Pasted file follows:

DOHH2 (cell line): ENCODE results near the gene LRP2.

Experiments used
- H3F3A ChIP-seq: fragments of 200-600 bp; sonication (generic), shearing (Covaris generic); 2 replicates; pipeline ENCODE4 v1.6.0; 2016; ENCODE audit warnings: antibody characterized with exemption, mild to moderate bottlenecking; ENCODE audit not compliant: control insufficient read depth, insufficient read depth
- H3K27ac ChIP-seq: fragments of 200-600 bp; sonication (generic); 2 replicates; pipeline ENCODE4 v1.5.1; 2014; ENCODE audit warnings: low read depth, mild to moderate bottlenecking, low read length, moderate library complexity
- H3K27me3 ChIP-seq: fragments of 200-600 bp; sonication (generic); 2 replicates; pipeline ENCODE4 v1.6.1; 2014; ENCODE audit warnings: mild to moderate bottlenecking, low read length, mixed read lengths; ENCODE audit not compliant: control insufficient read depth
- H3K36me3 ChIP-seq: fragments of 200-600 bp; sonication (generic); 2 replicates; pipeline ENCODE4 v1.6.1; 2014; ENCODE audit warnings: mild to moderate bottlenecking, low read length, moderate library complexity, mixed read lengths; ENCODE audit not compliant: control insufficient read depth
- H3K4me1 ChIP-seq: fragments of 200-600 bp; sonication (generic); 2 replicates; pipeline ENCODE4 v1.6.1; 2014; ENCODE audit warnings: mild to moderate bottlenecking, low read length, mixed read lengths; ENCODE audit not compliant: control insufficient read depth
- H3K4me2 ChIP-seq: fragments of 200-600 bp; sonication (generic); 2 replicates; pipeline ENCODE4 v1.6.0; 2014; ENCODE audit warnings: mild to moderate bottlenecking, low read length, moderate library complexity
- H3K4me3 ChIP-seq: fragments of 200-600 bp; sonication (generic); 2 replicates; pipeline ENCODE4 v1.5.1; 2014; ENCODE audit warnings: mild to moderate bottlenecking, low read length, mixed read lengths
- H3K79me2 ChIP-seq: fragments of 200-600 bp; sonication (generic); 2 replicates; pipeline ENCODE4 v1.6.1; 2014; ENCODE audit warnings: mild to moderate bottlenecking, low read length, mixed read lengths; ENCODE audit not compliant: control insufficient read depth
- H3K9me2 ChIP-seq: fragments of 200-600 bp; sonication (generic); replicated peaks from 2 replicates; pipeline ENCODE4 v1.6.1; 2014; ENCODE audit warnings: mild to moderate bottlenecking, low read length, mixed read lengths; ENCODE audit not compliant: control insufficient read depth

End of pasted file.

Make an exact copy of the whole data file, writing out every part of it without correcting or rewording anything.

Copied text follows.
DOHH2 (cell line): ENCODE results near the gene LRP2.

Experiments used
- H3F3A ChIP-seq: fragments of 200-600 bp; sonication (generic), shearing (Covaris generic); 2 replicates; pipeline ENCODE4 v1.6.0; 2016; ENCODE audit warnings: antibody characterized with exemption, mild to moderate bottlenecking; ENCODE audit not compliant: control insufficient read depth, insufficient read depth
- H3K27ac ChIP-seq: fragments of 200-600 bp; sonication (generic); 2 replicates; pipeline ENCODE4 v1.5.1; 2014; ENCODE audit warnings: low read depth, mild to moderate bottlenecking, low read length, moderate library complexity
- H3K27me3 ChIP-seq: fragments of 200-600 bp; sonication (generic); 2 replicates; pipeline ENCODE4 v1.6.1; 2014; ENCODE audit warnings: mild to moderate bottlenecking, low read length, mixed read lengths; ENCODE audit not compliant: control insufficient read depth
- H3K36me3 ChIP-seq: fragments of 200-600 bp; sonication (generic); 2 replicates; pipeline ENCODE4 v1.6.1; 2014; ENCODE audit warnings: mild to moderate bottlenecking, low read length, moderate library complexity, mixed read lengths; ENCODE audit not compliant: control insufficient read depth
- H3K4me1 ChIP-seq: fragments of 200-600 bp; sonication (generic); 2 replicates; pipeline ENCODE4 v1.6.1; 2014; ENCODE audit warnings: mild to moderate bottlenecking, low read length, mixed read lengths; ENCODE audit not compliant: control insufficient read depth
- H3K4me2 ChIP-seq: fragments of 200-600 bp; sonication (generic); 2 replicates; pipeline ENCODE4 v1.6.0; 2014; ENCODE audit warnings: mild to moderate bottlenecking, low read length, moderate library complexity
- H3K4me3 ChIP-seq: fragments of 200-600 bp; sonication (generic); 2 replicates; pipeline ENCODE4 v1.5.1; 2014; ENCODE audit warnings: mild to moderate bottlenecking, low read length, mixed read lengths
- H3K79me2 ChIP-seq: fragments of 200-600 bp; sonication (generic); 2 replicates; pipeline ENCODE4 v1.6.1; 2014; ENCODE audit warnings: mild to moderate bottlenecking, low read length, mixed read lengths; ENCODE audit not compliant: control insufficient read depth
- H3K9me2 ChIP-seq: fragments of 200-600 bp; sonication (generic); replicated peaks from 2 replicates; pipeline ENCODE4 v1.6.1; 2014; ENCODE audit warnings: mild to moderate bottlenecking, low read length, mixed read lengths; ENCODE audit not compliant: control insufficient read depth